Yes/No (delete one)

Q3: Regardless of your answer to the previous question, please indicate how you can prove IHTBF right or wrong one way or the other: (select any that apply in order of preference -- delete any that do not apply)
  • Direct hands on training (feeling)
  • Indirect training (e.g.:training with someone who has trained directly with them)
  • Written material (e.g.: Aikiweb posts, books)
  • DVDs/Blu-ray
  • Psychic Powers
  • Other (please indicate a category - if explanation is necessary, use Q5)
(If you are Graham, please continue to Q4. Otherwise, go to Q5.)

Q4 (for Graham Only): Does the "recent phenomena" you initially described as being "standard to my aikido from day one" refer to the same phenomenon that Dan Harden and others described?
Yes / No

Q5. Do you have any other comments?
1) Yes. They claim, they believe. They needed to obviously.

2) No. I prove nothing. They do it. They found for them it had to be felt so they are obviously right.

3) Not into proving or right or wrong. So no.

4) No. It refers to the phenomenon.

5) Yes. Know your own path and accept no substitutes. When you know what yours is then it's easy to see what isn't. No need then to be right, wrong or prove.

Regards.G.
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Old 01-27-2012, 07:22 AM   #32
lbb
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Re: Feeling

Q1: Do you believe it when people associated with the I.P. (Internal Power) and "Aiki" phenomenon on this forum claim "it has to be felt" (IHTBF) in order to understand it?
Neither (see below)

Q2: Can you prove one way or the other if they are right or wrong about their claim that IHTBF?
No (see below)

Q3: Regardless of your answer to the previous question, please indicate how you can prove IHTBF right or wrong one way or the other: (select any that apply in order of preference -- delete any that do not apply)
There is no method. See below.

Q5. Do you have any other comments?

In re 1: I believe that when some people say that, they are convinced that it's true (and it may be).
I believe that when other people say so, they're repeating a platitude that they have not personally experienced to be true, but that sounds good. Not speaking of anyone specific, but this is the way of humanity. Suzuki roshi said a lot of things about Zen; and Joe Hyams said a lot of similar things, but the former was a Zen master, while the latter was a dabbler amusing himself with a popular fad.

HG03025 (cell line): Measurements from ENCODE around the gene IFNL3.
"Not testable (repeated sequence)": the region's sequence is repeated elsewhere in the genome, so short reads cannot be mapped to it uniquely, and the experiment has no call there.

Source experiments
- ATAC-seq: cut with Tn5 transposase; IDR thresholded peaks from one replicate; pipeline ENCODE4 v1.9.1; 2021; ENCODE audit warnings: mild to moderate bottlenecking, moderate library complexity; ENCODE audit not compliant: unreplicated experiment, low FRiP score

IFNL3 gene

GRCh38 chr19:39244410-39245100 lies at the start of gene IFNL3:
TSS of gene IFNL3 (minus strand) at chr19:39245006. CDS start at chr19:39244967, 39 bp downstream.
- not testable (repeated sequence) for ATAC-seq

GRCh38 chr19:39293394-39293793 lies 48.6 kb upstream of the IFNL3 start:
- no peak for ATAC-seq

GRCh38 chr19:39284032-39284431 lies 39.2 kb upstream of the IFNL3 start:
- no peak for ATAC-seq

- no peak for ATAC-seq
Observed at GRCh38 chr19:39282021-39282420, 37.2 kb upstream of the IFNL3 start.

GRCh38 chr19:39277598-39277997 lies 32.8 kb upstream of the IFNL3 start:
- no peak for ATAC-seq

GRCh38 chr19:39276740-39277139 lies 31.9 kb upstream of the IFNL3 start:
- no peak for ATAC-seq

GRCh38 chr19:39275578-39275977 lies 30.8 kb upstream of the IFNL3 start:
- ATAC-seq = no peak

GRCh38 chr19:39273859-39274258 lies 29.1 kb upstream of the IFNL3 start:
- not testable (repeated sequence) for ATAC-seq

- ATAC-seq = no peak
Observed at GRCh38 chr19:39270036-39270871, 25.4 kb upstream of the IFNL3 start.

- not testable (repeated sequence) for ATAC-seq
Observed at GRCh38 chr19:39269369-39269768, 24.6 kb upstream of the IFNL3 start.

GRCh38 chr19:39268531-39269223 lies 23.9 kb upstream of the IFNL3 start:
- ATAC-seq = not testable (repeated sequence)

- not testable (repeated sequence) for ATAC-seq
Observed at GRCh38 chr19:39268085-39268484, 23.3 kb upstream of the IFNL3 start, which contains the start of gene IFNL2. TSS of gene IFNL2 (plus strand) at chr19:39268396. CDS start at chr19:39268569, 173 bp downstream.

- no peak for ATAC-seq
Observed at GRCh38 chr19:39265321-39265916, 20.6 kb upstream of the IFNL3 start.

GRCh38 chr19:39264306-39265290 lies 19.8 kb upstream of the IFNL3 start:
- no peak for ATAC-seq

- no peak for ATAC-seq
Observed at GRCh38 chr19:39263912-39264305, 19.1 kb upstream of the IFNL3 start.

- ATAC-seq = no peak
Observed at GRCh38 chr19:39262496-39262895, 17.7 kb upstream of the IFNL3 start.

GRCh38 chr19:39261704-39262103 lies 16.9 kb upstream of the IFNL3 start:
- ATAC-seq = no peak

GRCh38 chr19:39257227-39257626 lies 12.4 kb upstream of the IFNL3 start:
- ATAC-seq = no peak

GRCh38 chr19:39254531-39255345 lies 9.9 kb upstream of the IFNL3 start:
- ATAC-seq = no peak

In re: 2 and 3, it's not provable either way. If I fail to learn something by a more intellectual method, and then do learn it by "feeling" it, this doesn't prove that it has to be felt in order to understand it, or even that I had to feel it in order to learn it. All I've demonstrated is that feeling it is how I did learn it. You can't prove a negative, and you can't prove that no one, no where, could ever learn IPLMNOQ except by "feeling".
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Old 01-27-2012, 07:59 AM   #33
Carl Thompson
 
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Re: Feeling

Thank you to both Graham and Matthew.

If you bear in mind that I made this caveat at the beginning...
Quote:
Carl Thompson wrote: View Post
I apologise that a few strictly "yes" or "no" answers are required but in common with many surveys, I'll leave a space at the end for extra comments. If you have to skip a question because you can't answer "yes" or "no" you can explain why there.
... I hope you don't mind if I shift the explanations of the requested "strictly yes or no" parts of both of your surveys to the end. It is a slight reformatting to match my original criteria that still keeps your explanations for why you chose yes/no. They are just separate for clarity.

So as long as you're okay with it, I'll take the following as your positions:
Quote:
Matthew Gano wrote: View Post
Short "In Thread" Survey:

Q1: Do you believe it when people associated with the I.P. (Internal Power) and "Aiki" phenomenon on this forum claim "it has to be felt" (IHTBF) in order to understand it?
Yes

Q2: Can you prove one way or the other if they are right or wrong about their claim that IHTBF?
Yes

Q3: Regardless of your answer to the previous question, please indicate how you can prove IHTBF right or wrong one way or the other: (select any that apply in order of preference -- delete any that do not apply)
  • Direct hands on training (feeling)
  • Indirect training (e.g.:training with someone who has trained directly with them)

Q5. Do you have any other comments?

Indirect training can prove it has to be felt, but I presume whatever they're developing is less developed than who ever they're training with, so the proof is less pronounced.

Explanations (moved from the yes/no fields to match the survey format)

Regarding Q1: ...but I want to qualify that I believe "IHTBF" in order to have a functional understanding...amazing flukes of genius notwithstanding.
Thank you very much Matthew, especially for your comment in Q5.

Quote:
Graham Christian wrote: View Post
Short "In Thread" Survey:

Q1: Do you believe it when people associated with the I.P. (Internal Power) and "Aiki" phenomenon on this forum claim "it has to be felt" (IHTBF) in order to understand it?
Yes

Q2: Can you prove one way or the other if they are right or wrong about their claim that IHTBF?
No

Q3: Regardless of your answer to the previous question, please indicate how you can prove IHTBF right or wrong one way or the other: (select any that apply in order of preference -- delete any that do not apply)